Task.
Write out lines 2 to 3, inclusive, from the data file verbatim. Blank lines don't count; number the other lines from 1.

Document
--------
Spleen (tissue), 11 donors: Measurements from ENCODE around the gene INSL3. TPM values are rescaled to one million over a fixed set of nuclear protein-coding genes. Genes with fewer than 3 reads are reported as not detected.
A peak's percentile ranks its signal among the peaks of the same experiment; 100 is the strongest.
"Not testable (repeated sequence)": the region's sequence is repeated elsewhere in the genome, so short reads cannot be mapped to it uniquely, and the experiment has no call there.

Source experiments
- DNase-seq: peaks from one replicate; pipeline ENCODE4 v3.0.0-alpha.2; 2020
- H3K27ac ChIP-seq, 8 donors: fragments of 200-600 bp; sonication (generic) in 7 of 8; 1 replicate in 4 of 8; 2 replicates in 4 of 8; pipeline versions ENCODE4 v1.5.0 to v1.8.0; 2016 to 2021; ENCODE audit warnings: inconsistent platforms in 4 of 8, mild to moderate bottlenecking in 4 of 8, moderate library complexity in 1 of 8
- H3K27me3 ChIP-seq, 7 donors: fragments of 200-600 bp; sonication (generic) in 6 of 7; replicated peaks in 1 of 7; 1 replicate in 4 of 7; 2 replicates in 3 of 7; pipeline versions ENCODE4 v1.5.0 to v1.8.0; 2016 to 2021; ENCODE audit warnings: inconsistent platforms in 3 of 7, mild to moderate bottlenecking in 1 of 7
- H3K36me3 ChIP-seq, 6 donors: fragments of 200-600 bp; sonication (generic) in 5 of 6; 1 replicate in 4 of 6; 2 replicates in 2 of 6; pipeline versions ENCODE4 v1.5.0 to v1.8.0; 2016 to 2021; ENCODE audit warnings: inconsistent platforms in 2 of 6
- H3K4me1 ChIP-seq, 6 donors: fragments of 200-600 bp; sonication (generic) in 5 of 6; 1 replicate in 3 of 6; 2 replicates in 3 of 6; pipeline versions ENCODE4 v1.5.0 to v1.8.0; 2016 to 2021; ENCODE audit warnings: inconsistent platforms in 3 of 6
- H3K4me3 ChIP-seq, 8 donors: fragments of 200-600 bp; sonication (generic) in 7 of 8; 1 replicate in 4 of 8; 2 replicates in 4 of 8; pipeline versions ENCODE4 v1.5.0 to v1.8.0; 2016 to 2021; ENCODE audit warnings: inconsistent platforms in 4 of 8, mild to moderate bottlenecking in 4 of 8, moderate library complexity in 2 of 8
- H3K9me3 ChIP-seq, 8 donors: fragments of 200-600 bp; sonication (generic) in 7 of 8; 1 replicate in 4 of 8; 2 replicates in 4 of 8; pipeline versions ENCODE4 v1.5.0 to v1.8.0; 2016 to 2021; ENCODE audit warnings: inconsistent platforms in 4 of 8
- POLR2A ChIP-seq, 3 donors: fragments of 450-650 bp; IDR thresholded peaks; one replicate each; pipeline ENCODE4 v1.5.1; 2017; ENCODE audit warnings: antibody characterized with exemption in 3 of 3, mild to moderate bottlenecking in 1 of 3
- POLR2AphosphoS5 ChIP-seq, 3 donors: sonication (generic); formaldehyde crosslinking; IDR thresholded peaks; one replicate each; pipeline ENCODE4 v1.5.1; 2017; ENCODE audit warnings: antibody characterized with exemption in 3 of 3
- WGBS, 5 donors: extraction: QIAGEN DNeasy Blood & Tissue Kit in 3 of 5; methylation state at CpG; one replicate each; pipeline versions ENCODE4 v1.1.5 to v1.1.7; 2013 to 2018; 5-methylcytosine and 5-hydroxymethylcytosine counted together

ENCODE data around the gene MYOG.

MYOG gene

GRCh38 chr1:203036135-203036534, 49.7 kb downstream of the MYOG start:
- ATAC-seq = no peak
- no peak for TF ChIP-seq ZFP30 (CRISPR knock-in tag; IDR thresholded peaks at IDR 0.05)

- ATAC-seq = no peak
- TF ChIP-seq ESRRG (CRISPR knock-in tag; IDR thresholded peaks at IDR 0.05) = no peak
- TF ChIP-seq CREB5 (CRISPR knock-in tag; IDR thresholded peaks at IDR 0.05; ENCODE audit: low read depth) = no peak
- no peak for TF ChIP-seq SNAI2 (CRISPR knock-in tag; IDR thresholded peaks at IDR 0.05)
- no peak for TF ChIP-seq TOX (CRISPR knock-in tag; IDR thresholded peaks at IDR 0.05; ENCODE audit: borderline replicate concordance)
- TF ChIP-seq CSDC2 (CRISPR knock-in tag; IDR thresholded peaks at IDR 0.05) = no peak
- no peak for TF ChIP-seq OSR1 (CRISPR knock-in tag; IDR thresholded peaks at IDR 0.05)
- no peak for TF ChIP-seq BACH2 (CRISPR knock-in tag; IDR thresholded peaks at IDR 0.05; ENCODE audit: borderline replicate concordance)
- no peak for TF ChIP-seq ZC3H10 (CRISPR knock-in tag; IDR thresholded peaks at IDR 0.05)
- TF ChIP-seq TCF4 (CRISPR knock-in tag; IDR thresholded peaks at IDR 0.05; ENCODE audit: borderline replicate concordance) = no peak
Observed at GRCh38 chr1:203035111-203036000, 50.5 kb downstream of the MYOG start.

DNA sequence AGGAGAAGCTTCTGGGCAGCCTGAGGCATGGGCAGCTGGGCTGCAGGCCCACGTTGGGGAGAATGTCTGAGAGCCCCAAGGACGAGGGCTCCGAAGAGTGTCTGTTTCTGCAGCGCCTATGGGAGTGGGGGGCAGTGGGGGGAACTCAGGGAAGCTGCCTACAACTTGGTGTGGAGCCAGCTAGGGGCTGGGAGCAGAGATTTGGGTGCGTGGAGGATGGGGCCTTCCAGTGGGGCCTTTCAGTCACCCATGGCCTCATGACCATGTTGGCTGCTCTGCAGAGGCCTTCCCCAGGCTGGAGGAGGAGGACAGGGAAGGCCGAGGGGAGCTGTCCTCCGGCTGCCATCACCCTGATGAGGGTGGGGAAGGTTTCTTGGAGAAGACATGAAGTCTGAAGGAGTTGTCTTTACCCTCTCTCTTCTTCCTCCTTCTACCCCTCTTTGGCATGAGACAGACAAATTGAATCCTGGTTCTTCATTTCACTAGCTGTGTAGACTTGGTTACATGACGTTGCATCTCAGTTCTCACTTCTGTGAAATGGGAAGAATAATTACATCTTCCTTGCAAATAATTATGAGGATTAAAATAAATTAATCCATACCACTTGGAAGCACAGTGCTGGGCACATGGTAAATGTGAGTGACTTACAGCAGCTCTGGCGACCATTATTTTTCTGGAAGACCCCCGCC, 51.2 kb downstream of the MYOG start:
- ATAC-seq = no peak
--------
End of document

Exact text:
A peak's percentile ranks its signal among the peaks of the same experiment; 100 is the strongest.
"Not testable (repeated sequence)": the region's sequence is repeated elsewhere in the genome, so short reads cannot be mapped to it uniquely, and the experiment has no call there.